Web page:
Railways mum on how producer car orders are allocated when total car demand exceeds supply

Railways mum on how producer car orders are allocated when total car demand exceeds supply

When rail car orders exceed the supply how do the railways decide how many cars are set aside to fill producer car versus grain company orders?

Only the railways know for sure and last week they were not answering the question directly.

“CP’s approach is to respond to producer car orders as they come in,” a CP rail official said in an email. “Once an order is placed, it is our commitment to respond as quickly as possible to provide the service to the producer.”

When asked again what happens when orders exceed the supply, CP wrote: “As you can appreciate, we have a process in place which involves direct discussions with shippers that are between our company and the shipper.

CN also failed to spell out how it rations service: “Once a weekly car order is received from the Canadian Grain Commission, CN compiles the producer car orders with all the other shippers’ weekly car orders for the specified want week. Producer car orders are incorporated in to the weekly service schedules, up to the maximum car spot of the loading location.”

While the Canada Grain Act says western Canadian farmers have the right to a car, the Canadian Grain Commission doesn’t have the authority to tell the railways how many cars they must make available, said CGC spokesman Remi Gosselin.

“It’s not like there’s a giant puppet master sitting somewhere and deciding where cars will be filled,” he said. “It’s really based on the rail line.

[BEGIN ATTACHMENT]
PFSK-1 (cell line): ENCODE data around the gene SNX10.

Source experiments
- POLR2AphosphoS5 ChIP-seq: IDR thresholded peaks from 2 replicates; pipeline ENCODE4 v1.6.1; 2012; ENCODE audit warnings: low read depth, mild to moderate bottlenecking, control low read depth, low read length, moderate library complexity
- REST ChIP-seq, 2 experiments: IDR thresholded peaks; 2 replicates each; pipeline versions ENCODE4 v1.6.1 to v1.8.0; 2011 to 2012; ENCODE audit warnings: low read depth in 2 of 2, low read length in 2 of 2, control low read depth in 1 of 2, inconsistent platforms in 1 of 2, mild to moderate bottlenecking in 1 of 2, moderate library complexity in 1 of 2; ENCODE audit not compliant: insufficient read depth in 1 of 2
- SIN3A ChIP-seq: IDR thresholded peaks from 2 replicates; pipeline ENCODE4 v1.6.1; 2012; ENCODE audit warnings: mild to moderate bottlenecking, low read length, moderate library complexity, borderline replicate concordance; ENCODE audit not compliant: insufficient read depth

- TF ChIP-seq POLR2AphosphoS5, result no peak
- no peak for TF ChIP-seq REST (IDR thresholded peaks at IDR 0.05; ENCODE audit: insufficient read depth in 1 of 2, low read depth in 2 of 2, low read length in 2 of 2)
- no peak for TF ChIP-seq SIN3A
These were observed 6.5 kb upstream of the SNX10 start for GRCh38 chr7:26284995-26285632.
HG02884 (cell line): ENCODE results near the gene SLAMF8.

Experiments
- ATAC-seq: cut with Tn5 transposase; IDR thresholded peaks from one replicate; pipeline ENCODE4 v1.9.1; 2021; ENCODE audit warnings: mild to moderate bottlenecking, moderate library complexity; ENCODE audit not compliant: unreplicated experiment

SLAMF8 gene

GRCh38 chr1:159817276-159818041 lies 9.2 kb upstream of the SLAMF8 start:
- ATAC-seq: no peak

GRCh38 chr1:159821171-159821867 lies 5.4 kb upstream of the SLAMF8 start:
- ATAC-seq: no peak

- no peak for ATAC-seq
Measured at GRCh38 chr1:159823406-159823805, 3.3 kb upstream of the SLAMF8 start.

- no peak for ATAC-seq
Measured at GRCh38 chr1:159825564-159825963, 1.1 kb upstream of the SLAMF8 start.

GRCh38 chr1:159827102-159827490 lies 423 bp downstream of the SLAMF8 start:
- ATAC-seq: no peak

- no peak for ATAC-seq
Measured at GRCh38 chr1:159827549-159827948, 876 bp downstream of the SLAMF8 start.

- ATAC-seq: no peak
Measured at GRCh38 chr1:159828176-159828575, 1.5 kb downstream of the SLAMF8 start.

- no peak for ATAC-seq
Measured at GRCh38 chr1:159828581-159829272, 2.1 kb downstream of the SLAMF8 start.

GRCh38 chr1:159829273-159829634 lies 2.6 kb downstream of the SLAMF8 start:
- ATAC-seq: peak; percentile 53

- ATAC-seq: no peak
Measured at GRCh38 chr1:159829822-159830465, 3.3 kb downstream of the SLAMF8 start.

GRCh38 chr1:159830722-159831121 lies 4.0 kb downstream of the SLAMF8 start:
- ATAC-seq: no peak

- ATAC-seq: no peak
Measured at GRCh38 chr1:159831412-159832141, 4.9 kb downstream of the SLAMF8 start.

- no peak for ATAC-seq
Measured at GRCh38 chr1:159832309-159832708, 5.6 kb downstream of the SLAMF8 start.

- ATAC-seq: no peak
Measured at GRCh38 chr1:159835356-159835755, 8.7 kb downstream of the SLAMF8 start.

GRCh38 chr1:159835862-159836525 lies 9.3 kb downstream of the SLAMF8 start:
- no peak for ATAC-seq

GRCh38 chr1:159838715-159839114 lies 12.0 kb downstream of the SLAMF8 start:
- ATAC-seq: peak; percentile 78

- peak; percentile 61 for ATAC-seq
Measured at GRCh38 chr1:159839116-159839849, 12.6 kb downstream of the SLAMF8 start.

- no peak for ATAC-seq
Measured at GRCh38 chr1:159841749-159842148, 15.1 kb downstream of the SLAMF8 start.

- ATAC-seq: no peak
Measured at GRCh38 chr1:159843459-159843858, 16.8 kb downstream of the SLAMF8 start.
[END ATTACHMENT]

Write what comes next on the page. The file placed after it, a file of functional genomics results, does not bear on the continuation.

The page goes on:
“It’s very logistical. There are a lot of factors.”

Some of those factors include other car orders in an area and the supply of crews and power, said Catherine Jaworski, the CGC’s manager of producer protection.

“There is no magic number, there is no magic formula,” she said.

If farmers, or grain companies feel the railways aren’t providing proper service, they can complain to the Canadian Transportation Agency, a quasi-judicial body that enforces the Canada Transportation Act. It’s expensive, time consuming and seldom pursued.

The producer car goes back more than 100 years. To encourage grain companies to build modern elevators to replace the less efficient flat warehouses, the Canadian Pacific Railway promised more cars to the elevators.

“In effect, the farmer was being forced to deliver his grain to the local elevator where he had no alternative but to accept the weight, grade and dockage as determined by the local agent,” F. W. Hamilton wrote in “Service at Cost”, a history of Manitoba Pool Elevators.

The Territorial Grain Growers’ Association successfully lobbied to have the Manitoba Grain Act of 1900 amended in May 1902 to force cars to be allocated on a first-come, first-served basis and the producer car was born.

“Apparently, the railway company had not been listening, for late that fall only seven cars had been spotted for platform loading at the nearby town of Sintaluta as compared to 60 apportioned to the elevators,” Hamilton wrote.

The Territorial Grain Growers’ Association launched a lawsuit against the CPR and won.

“The railway was found guilty of violating the car distribution clause of the Manitoba Grain Act and fined $50 — a decision later upheld in a higher court,” Hamilton wrote. “Henceforth, the railway agreed to supply cars as required under the amended terms of the Manitoba Grain Act, 1902.”

In 1912 the right to a producer car was enshrined in the Canada Grain Act.

About the author


Allan Dawson

Allan Dawson is a reporter with the Manitoba Co-operator based near Miami, Man. Covering agriculture since 1980, Dawson has spent most of his career with the Co-operator except for several years with Farmers’ Independent Weekly and before that a Morden-Winkler area radio station.



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